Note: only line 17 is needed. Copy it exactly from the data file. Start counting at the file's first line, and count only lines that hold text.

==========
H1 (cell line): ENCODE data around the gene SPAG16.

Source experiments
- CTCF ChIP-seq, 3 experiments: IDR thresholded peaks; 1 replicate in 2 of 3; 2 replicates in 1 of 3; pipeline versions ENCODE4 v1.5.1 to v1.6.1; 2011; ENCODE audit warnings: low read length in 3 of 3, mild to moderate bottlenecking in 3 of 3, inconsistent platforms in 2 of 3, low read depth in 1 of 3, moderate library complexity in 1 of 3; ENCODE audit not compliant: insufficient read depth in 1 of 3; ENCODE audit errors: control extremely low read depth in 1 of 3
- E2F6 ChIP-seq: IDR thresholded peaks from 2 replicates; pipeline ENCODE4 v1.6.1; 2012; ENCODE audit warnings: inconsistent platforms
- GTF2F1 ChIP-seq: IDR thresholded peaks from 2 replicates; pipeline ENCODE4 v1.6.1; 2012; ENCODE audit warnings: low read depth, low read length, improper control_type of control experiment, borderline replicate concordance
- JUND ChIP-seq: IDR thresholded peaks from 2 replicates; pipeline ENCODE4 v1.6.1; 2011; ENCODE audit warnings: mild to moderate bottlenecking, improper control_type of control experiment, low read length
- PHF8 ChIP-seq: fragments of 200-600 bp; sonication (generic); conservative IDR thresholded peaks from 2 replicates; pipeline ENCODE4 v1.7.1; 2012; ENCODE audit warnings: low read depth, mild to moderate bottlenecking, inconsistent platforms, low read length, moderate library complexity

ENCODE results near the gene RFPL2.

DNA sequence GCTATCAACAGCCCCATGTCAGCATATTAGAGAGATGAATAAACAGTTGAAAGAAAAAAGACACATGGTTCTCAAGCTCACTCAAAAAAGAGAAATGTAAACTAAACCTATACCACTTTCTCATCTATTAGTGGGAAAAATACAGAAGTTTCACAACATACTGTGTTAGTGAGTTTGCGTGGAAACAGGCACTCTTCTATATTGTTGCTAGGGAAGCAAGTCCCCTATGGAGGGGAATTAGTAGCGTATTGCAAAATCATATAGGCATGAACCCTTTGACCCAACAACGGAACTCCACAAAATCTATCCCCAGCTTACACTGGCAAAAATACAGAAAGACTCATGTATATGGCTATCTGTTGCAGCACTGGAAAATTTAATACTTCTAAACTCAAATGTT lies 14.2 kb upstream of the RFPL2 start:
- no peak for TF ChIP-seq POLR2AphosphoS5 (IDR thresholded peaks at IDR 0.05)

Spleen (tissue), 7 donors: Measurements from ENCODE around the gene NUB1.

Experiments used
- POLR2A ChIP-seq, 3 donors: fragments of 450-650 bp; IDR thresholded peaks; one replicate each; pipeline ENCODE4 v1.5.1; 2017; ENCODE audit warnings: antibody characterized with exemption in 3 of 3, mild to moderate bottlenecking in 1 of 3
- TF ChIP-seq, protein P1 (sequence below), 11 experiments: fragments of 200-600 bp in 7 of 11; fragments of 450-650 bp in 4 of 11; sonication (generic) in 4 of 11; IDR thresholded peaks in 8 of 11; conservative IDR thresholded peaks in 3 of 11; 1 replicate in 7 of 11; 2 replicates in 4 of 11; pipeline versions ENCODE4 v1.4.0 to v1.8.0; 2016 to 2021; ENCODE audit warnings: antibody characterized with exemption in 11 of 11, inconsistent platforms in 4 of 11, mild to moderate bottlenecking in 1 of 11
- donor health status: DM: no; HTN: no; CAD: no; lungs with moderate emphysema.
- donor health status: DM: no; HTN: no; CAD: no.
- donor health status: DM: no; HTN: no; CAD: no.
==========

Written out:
- donor health status: DM: no; HTN: no; CAD: no.